A couple days ago, I swung by the local Sears delivery point to pick up a brand new bed set my wife ordered online. Since we live in a remote location, these delivery points are a useful feature of the local commercial landscape. This particular one is in the bottom of floor of a little strip mall. It is dim and cluttered, but it does the job.
As I picked up the delivery, the lady at the counter, who was only a few years younger than I, rummaged through a new box of Sears catalogs and popped it onto the ginormous bag in which the bedding came in.
“Did you know that we are also now offering the telephone order service. You didn’t have to get caught up in costly long distance phone calls to Toronto anymore.” The clerk announced eagerly. “You can simply leave a message on our answering machine and we’ll handle placing the order for you.”
I smiled at her offer of such a cutting edge service, but I did not have the heart to tell her about this newfangled thing called the Internet.
She triumphantly held aloft the catalog she had by now liberated from its shipping box. She plopped it down exuberantly on the bed set. I dubiously eyed the addition, since I had decided to use the pickup as an opportunity for a little exercise and had walked down the hill from my house. It isn’t a huge distance, but I wasn’t looking forward to the concept of lugging the bag up while juggling this awkward inch-thick softback glossy paper tome of consumerism. I politely took it, since I figured at the very least I could ensure that this particular copy would make it to a recycling bin rather than the dump or simply tossed to decorate the countryside with more unsightly trash.
I trudged the shipment up the hill to our house, channeling every ounce of Sherpa mountain guide I could conjure up. The catalog ended up perched on the living room couch while my wife and I adorned our bed in its new finery. During this time, our boy discovered the marvels contained within the catalog’s inviting pages. I almost had to wrestle it out of his hands to get him to lunch. He spent the rest of the day dashing back to ogle its enthralling contents of toys and baubles. By nightfall, he was fixated on a particular page that displayed a few snazzy train sets.
He came running down to the basement where I was working on a report for work with a page held aloft, roughly torn from the magazine.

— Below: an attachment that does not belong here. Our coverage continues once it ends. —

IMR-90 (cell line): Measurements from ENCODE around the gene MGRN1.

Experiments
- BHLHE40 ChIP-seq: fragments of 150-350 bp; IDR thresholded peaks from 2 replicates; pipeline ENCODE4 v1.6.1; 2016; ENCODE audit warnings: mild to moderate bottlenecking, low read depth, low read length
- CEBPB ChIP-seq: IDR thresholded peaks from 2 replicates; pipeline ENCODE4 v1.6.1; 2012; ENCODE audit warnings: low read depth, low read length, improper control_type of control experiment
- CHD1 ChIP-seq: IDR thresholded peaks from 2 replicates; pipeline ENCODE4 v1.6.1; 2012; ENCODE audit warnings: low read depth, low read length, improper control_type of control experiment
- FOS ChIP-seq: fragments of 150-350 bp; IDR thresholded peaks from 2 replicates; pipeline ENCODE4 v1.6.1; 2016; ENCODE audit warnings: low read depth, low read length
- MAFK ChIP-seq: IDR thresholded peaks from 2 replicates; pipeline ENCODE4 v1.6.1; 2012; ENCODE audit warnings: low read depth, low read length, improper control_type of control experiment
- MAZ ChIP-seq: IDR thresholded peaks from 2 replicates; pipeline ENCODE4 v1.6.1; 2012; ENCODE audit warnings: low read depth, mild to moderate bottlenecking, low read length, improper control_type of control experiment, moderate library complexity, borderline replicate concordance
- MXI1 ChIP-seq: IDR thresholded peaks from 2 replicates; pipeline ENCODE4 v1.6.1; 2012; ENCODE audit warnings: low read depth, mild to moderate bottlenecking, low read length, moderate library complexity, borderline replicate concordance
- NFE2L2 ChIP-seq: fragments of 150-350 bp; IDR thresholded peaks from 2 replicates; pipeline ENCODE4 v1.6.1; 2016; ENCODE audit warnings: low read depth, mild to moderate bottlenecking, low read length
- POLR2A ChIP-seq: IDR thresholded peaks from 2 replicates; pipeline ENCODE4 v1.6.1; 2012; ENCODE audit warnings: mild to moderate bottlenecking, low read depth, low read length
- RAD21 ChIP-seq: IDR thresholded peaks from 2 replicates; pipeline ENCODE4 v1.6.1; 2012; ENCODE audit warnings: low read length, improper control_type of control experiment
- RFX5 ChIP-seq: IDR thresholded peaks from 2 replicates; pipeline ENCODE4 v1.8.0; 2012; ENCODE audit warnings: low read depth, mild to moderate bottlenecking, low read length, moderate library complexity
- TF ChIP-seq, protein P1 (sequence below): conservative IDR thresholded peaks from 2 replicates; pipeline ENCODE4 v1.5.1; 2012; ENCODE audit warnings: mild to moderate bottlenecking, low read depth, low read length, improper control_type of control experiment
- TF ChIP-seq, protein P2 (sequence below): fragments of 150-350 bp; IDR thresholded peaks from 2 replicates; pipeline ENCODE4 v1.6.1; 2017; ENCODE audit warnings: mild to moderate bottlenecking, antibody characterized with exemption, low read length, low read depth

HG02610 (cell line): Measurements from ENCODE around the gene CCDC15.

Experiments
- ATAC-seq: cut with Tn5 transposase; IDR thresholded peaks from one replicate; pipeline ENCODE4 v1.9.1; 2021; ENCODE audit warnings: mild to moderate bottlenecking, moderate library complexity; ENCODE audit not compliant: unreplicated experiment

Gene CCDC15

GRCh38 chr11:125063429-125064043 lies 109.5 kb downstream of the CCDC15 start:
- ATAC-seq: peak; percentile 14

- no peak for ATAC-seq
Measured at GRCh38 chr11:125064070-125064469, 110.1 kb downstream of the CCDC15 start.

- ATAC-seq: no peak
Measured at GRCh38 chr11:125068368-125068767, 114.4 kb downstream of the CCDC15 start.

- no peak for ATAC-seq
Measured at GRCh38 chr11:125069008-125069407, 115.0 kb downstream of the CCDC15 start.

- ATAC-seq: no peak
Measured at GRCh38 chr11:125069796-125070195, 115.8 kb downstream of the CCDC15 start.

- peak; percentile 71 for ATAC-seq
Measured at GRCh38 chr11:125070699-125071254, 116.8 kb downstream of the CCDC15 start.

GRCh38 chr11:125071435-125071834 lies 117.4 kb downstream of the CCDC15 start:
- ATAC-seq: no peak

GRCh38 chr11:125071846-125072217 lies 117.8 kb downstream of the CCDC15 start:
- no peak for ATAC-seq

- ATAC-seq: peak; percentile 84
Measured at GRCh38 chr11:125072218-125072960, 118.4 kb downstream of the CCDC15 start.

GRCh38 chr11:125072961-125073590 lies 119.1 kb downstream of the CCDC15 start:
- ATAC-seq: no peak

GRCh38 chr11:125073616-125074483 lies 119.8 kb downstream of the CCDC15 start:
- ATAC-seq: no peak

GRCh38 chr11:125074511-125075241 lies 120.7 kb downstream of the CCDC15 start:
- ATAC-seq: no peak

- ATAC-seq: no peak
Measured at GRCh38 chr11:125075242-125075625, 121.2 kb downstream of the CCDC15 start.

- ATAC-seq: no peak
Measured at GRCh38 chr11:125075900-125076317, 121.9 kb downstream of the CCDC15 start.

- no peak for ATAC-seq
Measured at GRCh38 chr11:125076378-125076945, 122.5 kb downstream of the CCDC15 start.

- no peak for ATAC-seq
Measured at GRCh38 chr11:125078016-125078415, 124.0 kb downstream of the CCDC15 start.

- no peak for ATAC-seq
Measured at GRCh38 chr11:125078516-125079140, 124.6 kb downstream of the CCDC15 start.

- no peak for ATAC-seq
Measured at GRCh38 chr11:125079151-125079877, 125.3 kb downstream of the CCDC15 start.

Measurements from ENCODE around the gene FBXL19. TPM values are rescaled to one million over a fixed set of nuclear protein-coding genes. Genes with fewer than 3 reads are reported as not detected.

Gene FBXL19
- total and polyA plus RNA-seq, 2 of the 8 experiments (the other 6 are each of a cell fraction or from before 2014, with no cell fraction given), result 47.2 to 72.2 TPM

“Uh, oh, did you break the book, kiddo?” I asked him.
“Noooo!” He thrust his little arm out for me to see. It was the page with the train set. My wife had removed it from the catalog as it was the only one he was looking at and was hauling the document all over the house. She thought this would help him lighten his burden.
After getting him into the bath, we engaged in the nightly book reading ritual. He insisted that it culminate with a prolonged examination of the ripped page. He gazed at it as if it held the secret to life, the universe, and everything. I knew it held nothing but the forbidden promise of unfulfilled dreams, but I wasn’t going to break it on him, as I remembered fondly my own reverie in contemplation of the potential held by similar pages a little over three decades ago. We eventually had to turn the lights off and lay him down to sleep. The page was set down on the floor, next to the books we had read. We closed the door as he drifted quietly off to sleep.
The next morning, he did not wake us. This is highly unusual, as he is usually the first up in the house. He usually comes tearing through our bedroom door to hop on the bed, bounce around, and climb under the covers in an attempt to rouse us from our slumber so as to force us to flip the TV on and give him a glass of milk. Not this time. The house was gloriously quiet. We managed to eek out another half hour of sleep before my wife pulled herself awake. It was probably some bit of motherly instinct, that bit that invariably cooks up conspiracy theories and potential ploys of destruction that your children could be conceiving when all is too quiet, that got her out of bed. She shambled gingerly over to his room, stiff from the unexpected gift of extra sleep.
“Ha! You have to come and see this.” She whispered back to me.
What? Can’t I just lie here for a little longer? It’s such a rare and precious moment. Sleep. Sleeeeeeeeeeeeeep!
“Quick. Come see!” She insisted.
Ok, ok. I’m up. I swung my heavy legs out of bed and my creaking back cracked and groaned in protest as I stumbled still bleary-eyed towards the kid’s door. There he was, lying face down in his bed with the page from the Sears catalog clutched tightly in his arms.
It was no wonder he was still asleep. He must have been having some sweet dreams.